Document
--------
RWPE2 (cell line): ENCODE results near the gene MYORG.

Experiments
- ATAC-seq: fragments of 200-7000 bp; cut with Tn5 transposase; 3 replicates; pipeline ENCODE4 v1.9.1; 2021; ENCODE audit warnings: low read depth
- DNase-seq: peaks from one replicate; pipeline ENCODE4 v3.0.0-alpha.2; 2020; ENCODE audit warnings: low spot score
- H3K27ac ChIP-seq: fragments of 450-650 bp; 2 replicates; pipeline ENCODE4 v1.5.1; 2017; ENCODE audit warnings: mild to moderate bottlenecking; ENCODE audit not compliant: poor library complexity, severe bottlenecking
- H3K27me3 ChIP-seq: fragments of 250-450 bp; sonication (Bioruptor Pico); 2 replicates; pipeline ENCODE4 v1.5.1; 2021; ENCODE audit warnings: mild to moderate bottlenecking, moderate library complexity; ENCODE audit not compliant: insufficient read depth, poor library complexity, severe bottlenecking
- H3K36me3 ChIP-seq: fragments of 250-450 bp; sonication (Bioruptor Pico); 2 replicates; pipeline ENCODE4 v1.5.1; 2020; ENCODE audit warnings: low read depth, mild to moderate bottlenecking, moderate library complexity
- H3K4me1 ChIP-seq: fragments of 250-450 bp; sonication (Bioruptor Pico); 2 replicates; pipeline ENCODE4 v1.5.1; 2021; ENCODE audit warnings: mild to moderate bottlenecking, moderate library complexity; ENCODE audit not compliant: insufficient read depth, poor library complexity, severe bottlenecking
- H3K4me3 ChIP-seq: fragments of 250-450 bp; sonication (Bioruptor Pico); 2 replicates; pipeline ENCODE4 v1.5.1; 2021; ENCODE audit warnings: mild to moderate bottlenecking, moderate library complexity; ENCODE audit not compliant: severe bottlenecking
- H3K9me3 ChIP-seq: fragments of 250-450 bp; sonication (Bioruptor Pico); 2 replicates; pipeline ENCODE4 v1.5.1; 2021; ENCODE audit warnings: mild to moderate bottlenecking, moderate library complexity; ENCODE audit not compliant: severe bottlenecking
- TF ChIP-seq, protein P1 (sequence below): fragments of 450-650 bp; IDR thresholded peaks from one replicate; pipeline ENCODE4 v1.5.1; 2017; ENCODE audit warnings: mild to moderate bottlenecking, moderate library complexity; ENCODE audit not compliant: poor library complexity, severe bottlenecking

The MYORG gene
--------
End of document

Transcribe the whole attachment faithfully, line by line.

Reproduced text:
RWPE2 (cell line): ENCODE results near the gene MYORG.

Experiments
- ATAC-seq: fragments of 200-7000 bp; cut with Tn5 transposase; 3 replicates; pipeline ENCODE4 v1.9.1; 2021; ENCODE audit warnings: low read depth
- DNase-seq: peaks from one replicate; pipeline ENCODE4 v3.0.0-alpha.2; 2020; ENCODE audit warnings: low spot score
- H3K27ac ChIP-seq: fragments of 450-650 bp; 2 replicates; pipeline ENCODE4 v1.5.1; 2017; ENCODE audit warnings: mild to moderate bottlenecking; ENCODE audit not compliant: poor library complexity, severe bottlenecking
- H3K27me3 ChIP-seq: fragments of 250-450 bp; sonication (Bioruptor Pico); 2 replicates; pipeline ENCODE4 v1.5.1; 2021; ENCODE audit warnings: mild to moderate bottlenecking, moderate library complexity; ENCODE audit not compliant: insufficient read depth, poor library complexity, severe bottlenecking
- H3K36me3 ChIP-seq: fragments of 250-450 bp; sonication (Bioruptor Pico); 2 replicates; pipeline ENCODE4 v1.5.1; 2020; ENCODE audit warnings: low read depth, mild to moderate bottlenecking, moderate library complexity
- H3K4me1 ChIP-seq: fragments of 250-450 bp; sonication (Bioruptor Pico); 2 replicates; pipeline ENCODE4 v1.5.1; 2021; ENCODE audit warnings: mild to moderate bottlenecking, moderate library complexity; ENCODE audit not compliant: insufficient read depth, poor library complexity, severe bottlenecking
- H3K4me3 ChIP-seq: fragments of 250-450 bp; sonication (Bioruptor Pico); 2 replicates; pipeline ENCODE4 v1.5.1; 2021; ENCODE audit warnings: mild to moderate bottlenecking, moderate library complexity; ENCODE audit not compliant: severe bottlenecking
- H3K9me3 ChIP-seq: fragments of 250-450 bp; sonication (Bioruptor Pico); 2 replicates; pipeline ENCODE4 v1.5.1; 2021; ENCODE audit warnings: mild to moderate bottlenecking, moderate library complexity; ENCODE audit not compliant: severe bottlenecking
- TF ChIP-seq, protein P1 (sequence below): fragments of 450-650 bp; IDR thresholded peaks from one replicate; pipeline ENCODE4 v1.5.1; 2017; ENCODE audit warnings: mild to moderate bottlenecking, moderate library complexity; ENCODE audit not compliant: poor library complexity, severe bottlenecking

The MYORG gene